to hang out in the band room and feel welcome when I knew absolutely no one in
the school. There were times when I had no one to sit with in lunch, and he
said tocome to the band room and hang out there.
Tell me about the experience of being
diagnosed with cancer and about the surgery and family support.
It was a shock.
I was just going to the primary doctor for a routine physical. My wife and I were
asking about general fatigue, thinking that our thyroid levels were a little
off. So, as part of a routine checkup for thyroid, the general doctor, Dr.
Leone, stood behind me and reached in my neck and started feeling around. It
was at that point, he said, “Oh that’s interesting.” I had no symptoms, no problems
with swelling, and I never felt sick. He said, “You might have something on
your thyroid.” He told me to look in the mirror. “When you swallow, you’ll see
a little bulge at the bottom of your neck and it’s not your Adam’s apple.” So
that’s what starting the process of finding out that I had a cold nodule. This
was back in 2004. At the time, the research said that, in men, 50 percent of
the time, the cold nodule would be cancerous. I was young enough, they might as
well get the thing out. And they weren’t even testing to see if it was
cancerous. They would find out at the surgery.  I experienced the initial shock and the amount
of testing. I consulted with the endocrinologist and the surgeon. There was the
initial shock. I had no symptoms. I didn’t feel sick, didn’t understand why it
was there, or what caused nodule to show up. You deal with that. I have dealt
with that with my family, including Mom Sandy, step dad Tony (since passed), and my
wife’s parents, Paula and John (he passed from cancer three years ago).  I had a lot of family support.
How did the surgery work out?
The surgeon who
worked on me at Sisters’ Hospital was Dr. Mohamed Razack. He’s written a book.
He was called the thyroid king because he had performed so many surgeries and
was an expert in thyroidectomies.  When I
went to the first surgery, I had nerves but felt confident that he would get
everything out. I’m very fortunate, and lucky and blessed in my cancer story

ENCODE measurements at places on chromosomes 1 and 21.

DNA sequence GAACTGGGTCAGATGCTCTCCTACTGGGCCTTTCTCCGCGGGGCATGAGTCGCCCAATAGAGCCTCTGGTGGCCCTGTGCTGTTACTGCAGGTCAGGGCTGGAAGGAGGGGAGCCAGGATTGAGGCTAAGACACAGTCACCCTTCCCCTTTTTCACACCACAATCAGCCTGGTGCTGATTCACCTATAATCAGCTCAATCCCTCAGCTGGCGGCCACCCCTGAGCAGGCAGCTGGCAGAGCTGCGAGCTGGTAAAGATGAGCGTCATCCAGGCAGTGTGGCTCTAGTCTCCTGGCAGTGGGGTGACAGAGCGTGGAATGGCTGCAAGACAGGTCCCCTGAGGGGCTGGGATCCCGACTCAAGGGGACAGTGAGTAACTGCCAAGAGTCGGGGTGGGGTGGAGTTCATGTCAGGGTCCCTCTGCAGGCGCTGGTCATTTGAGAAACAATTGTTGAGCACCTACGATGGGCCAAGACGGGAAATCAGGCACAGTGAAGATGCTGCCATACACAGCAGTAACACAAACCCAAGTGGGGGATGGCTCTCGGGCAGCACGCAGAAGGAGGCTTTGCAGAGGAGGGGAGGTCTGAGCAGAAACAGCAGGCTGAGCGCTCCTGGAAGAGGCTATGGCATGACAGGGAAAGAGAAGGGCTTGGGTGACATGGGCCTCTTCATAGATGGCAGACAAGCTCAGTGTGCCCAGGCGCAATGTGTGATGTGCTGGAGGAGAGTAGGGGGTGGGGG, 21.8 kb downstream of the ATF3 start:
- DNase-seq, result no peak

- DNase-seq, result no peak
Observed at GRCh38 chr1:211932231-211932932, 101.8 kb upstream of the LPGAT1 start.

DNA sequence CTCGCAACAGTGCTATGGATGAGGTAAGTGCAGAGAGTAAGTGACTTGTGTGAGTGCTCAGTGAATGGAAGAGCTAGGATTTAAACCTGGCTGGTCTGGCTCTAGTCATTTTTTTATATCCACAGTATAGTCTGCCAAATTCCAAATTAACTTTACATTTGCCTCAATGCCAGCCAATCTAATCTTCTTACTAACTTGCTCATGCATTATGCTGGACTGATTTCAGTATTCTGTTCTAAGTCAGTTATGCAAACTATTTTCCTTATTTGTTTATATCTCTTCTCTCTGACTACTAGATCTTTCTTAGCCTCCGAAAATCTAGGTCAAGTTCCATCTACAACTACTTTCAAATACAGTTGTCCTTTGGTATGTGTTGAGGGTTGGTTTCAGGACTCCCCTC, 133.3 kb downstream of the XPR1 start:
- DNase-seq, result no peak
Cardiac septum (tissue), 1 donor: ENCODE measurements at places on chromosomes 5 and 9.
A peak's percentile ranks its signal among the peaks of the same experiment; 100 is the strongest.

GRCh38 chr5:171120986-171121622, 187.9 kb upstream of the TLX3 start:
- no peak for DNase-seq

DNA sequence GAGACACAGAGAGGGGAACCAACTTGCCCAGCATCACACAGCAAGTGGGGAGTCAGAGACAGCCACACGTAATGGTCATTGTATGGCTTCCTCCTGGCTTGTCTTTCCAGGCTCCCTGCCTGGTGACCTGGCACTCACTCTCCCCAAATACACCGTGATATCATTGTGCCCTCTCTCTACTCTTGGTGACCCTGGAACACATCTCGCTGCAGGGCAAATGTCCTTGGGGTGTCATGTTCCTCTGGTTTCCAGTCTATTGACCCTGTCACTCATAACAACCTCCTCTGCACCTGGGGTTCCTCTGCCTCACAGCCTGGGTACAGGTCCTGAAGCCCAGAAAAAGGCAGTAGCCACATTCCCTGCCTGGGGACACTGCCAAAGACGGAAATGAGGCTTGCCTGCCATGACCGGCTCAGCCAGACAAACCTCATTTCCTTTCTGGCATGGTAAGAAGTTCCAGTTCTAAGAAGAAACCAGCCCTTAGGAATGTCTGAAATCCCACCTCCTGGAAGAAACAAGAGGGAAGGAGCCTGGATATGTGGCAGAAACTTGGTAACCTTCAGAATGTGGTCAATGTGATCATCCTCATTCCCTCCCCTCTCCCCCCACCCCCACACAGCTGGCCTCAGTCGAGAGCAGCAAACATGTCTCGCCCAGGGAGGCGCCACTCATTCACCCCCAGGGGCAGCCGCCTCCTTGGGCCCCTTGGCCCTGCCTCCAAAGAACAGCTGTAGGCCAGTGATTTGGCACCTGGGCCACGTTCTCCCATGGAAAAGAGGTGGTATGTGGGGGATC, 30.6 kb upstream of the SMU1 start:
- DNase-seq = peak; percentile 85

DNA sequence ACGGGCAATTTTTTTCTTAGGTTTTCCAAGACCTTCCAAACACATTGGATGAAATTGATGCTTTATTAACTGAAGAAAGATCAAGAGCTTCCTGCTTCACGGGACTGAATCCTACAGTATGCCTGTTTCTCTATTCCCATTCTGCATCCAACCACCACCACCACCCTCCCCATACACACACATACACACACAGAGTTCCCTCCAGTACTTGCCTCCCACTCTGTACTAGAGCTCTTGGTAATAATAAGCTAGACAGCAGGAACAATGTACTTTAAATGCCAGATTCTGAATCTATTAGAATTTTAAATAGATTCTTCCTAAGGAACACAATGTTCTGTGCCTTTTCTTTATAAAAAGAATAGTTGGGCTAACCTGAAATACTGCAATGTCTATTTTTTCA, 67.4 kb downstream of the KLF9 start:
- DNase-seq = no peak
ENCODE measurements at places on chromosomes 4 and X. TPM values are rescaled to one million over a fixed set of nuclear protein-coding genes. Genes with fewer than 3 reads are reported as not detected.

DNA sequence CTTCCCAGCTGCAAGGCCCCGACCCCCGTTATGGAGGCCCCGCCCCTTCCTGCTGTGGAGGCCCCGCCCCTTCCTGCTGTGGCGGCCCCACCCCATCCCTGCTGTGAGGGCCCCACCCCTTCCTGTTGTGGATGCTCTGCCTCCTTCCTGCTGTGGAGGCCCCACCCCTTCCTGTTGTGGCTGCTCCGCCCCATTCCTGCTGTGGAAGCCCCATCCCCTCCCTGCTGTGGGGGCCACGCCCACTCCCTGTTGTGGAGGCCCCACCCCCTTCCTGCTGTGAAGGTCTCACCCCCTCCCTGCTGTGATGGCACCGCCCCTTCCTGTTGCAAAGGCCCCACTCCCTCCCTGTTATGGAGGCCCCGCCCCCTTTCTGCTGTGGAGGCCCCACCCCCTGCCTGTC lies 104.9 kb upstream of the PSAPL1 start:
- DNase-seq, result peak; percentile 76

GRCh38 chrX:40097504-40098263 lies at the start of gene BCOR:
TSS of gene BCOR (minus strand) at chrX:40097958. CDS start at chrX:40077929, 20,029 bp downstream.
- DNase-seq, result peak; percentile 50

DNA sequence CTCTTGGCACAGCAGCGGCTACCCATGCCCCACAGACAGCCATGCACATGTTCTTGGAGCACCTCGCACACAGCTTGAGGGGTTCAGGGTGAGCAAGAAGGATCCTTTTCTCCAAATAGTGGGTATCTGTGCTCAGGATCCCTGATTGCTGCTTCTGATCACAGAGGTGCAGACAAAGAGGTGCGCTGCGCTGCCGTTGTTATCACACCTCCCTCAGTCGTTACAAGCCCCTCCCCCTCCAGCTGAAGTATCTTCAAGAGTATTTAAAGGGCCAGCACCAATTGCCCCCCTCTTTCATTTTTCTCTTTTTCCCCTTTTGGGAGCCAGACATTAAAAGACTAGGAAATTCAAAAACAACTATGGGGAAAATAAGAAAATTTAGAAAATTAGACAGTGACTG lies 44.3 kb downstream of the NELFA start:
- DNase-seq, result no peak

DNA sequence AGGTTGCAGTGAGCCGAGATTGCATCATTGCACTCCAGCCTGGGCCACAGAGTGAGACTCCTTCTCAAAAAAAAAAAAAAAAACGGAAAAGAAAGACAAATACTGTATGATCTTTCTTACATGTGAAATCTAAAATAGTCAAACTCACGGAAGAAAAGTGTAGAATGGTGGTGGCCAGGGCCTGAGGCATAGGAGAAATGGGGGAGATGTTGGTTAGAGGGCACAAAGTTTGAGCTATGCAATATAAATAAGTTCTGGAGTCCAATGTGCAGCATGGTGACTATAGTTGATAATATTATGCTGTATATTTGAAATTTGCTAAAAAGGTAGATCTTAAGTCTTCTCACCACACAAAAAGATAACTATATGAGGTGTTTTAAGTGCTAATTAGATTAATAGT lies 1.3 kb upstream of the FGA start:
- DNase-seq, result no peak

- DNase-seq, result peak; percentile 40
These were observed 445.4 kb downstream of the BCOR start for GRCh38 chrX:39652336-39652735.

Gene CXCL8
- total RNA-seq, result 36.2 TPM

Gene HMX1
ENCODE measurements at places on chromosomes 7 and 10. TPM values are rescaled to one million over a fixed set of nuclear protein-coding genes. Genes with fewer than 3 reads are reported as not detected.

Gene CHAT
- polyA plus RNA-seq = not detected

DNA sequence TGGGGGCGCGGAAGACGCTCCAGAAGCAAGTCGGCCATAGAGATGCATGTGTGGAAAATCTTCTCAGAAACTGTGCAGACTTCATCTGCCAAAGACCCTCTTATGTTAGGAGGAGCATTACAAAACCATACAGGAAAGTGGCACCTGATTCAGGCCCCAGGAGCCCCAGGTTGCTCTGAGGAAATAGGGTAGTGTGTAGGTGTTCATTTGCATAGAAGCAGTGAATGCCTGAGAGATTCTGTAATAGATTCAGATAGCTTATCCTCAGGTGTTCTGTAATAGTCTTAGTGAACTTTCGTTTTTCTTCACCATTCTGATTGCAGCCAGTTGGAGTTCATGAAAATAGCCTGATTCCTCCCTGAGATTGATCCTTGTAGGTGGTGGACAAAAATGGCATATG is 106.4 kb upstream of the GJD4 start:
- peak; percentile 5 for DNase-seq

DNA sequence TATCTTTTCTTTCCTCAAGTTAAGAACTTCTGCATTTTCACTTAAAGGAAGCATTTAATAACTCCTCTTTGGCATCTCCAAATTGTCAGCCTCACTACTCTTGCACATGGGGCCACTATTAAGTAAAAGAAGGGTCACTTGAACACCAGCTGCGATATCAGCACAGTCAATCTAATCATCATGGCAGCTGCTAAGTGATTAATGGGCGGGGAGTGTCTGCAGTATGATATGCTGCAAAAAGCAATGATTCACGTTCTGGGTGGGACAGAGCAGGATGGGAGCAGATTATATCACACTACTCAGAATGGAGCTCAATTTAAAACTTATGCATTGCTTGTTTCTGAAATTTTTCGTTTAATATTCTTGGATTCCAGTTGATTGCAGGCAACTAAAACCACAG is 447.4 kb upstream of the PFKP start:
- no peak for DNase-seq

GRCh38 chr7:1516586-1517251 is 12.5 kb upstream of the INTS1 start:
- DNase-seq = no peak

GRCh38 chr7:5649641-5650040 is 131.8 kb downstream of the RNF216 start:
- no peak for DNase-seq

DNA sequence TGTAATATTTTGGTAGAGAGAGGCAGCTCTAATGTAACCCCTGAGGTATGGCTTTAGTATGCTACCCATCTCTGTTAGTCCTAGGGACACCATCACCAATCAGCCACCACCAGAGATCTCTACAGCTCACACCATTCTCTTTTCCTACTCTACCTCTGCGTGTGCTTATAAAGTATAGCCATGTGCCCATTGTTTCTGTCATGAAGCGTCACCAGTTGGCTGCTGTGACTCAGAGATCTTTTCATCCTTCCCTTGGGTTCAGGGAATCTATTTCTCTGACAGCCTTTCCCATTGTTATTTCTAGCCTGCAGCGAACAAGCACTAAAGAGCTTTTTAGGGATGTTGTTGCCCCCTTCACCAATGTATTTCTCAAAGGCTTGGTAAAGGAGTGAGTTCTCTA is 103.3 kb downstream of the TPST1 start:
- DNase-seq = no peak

that if you’re going to get cancer anywhere, the thyroid is probably one of the
best spots because it tends to be contained in the gland itself. No biopsy was
done. The doctors would find out during surgery. They did the surgery. If the
cold nodule was benign, they would have just removed the left nodule. The
nodule was malignant so they removed the entire thyroid. Now, I take generic
synthroid once a day. I came out of it fine. Officially, they said that I did
have cancer and that it was contained. They felt they contained it all so they
did prescribe radiation or chemo. I was very lucky to get everything out and it
seemed… don’t know if you can call it remission because I didn’t have symptoms.
I had no weight loss, no hair loss. I was very lucky. I didn’t have to be
treated for cancer with the exception of the surgery to take out the nodule.
As years went on,
they did follow up tests. I got blood level checked twice a year, and I would
get sonogram on my neck.

Were you still working
at Empire while you were fighting cancer?
 Empire laid me off
in August 2003. Then I worked for the Sabres for a year. I was a producer. I
produced TV show and intermission updates. Then the season ended, and then I
was out of work again. It was shortly after that season ended, when the
diagnoses and tests came in. It was September of 2004, when I had the surgery.
Shortly after surgery, recovered after two to three weeks, I started a new job at
Ingram Micro. There I was a software licensing specialist. It was completely
out of my field, but it was a job. It was actually a good place to work, and